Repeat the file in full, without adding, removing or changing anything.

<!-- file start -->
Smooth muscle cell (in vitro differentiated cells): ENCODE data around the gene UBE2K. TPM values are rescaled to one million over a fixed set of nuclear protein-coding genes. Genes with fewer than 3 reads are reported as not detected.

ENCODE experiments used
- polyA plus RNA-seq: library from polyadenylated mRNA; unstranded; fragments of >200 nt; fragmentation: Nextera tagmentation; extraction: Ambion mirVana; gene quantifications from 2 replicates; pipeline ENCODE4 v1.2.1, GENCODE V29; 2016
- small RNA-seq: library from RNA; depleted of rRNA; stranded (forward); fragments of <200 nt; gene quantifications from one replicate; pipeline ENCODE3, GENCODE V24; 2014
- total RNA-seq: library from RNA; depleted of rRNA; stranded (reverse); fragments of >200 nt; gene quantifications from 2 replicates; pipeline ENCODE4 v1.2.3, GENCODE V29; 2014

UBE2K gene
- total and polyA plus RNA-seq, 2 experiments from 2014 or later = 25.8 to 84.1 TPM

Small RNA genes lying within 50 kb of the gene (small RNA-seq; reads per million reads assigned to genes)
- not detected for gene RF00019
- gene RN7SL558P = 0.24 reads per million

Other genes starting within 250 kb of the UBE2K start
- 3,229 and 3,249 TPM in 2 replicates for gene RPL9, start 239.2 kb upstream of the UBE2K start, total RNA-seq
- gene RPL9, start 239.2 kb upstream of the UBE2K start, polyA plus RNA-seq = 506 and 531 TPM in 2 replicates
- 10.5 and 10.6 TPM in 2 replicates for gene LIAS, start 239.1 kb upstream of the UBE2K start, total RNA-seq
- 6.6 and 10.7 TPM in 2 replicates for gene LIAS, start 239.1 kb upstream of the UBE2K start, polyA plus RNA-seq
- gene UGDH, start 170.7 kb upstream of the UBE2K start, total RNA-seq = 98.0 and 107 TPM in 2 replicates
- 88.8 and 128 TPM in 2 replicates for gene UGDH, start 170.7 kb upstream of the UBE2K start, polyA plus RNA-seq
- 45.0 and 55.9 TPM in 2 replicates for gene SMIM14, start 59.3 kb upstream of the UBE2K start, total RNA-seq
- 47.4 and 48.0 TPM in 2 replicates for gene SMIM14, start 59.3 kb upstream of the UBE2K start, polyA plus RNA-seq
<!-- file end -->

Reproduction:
Smooth muscle cell (in vitro differentiated cells): ENCODE data around the gene UBE2K. TPM values are rescaled to one million over a fixed set of nuclear protein-coding genes. Genes with fewer than 3 reads are reported as not detected.

ENCODE experiments used
- polyA plus RNA-seq: library from polyadenylated mRNA; unstranded; fragments of >200 nt; fragmentation: Nextera tagmentation; extraction: Ambion mirVana; gene quantifications from 2 replicates; pipeline ENCODE4 v1.2.1, GENCODE V29; 2016
- small RNA-seq: library from RNA; depleted of rRNA; stranded (forward); fragments of <200 nt; gene quantifications from one replicate; pipeline ENCODE3, GENCODE V24; 2014
- total RNA-seq: library from RNA; depleted of rRNA; stranded (reverse); fragments of >200 nt; gene quantifications from 2 replicates; pipeline ENCODE4 v1.2.3, GENCODE V29; 2014

UBE2K gene
- total and polyA plus RNA-seq, 2 experiments from 2014 or later = 25.8 to 84.1 TPM

Small RNA genes lying within 50 kb of the gene (small RNA-seq; reads per million reads assigned to genes)
- not detected for gene RF00019
- gene RN7SL558P = 0.24 reads per million

Other genes starting within 250 kb of the UBE2K start
- 3,229 and 3,249 TPM in 2 replicates for gene RPL9, start 239.2 kb upstream of the UBE2K start, total RNA-seq
- gene RPL9, start 239.2 kb upstream of the UBE2K start, polyA plus RNA-seq = 506 and 531 TPM in 2 replicates
- 10.5 and 10.6 TPM in 2 replicates for gene LIAS, start 239.1 kb upstream of the UBE2K start, total RNA-seq
- 6.6 and 10.7 TPM in 2 replicates for gene LIAS, start 239.1 kb upstream of the UBE2K start, polyA plus RNA-seq
- gene UGDH, start 170.7 kb upstream of the UBE2K start, total RNA-seq = 98.0 and 107 TPM in 2 replicates
- 88.8 and 128 TPM in 2 replicates for gene UGDH, start 170.7 kb upstream of the UBE2K start, polyA plus RNA-seq
- 45.0 and 55.9 TPM in 2 replicates for gene SMIM14, start 59.3 kb upstream of the UBE2K start, total RNA-seq
- 47.4 and 48.0 TPM in 2 replicates for gene SMIM14, start 59.3 kb upstream of the UBE2K start, polyA plus RNA-seq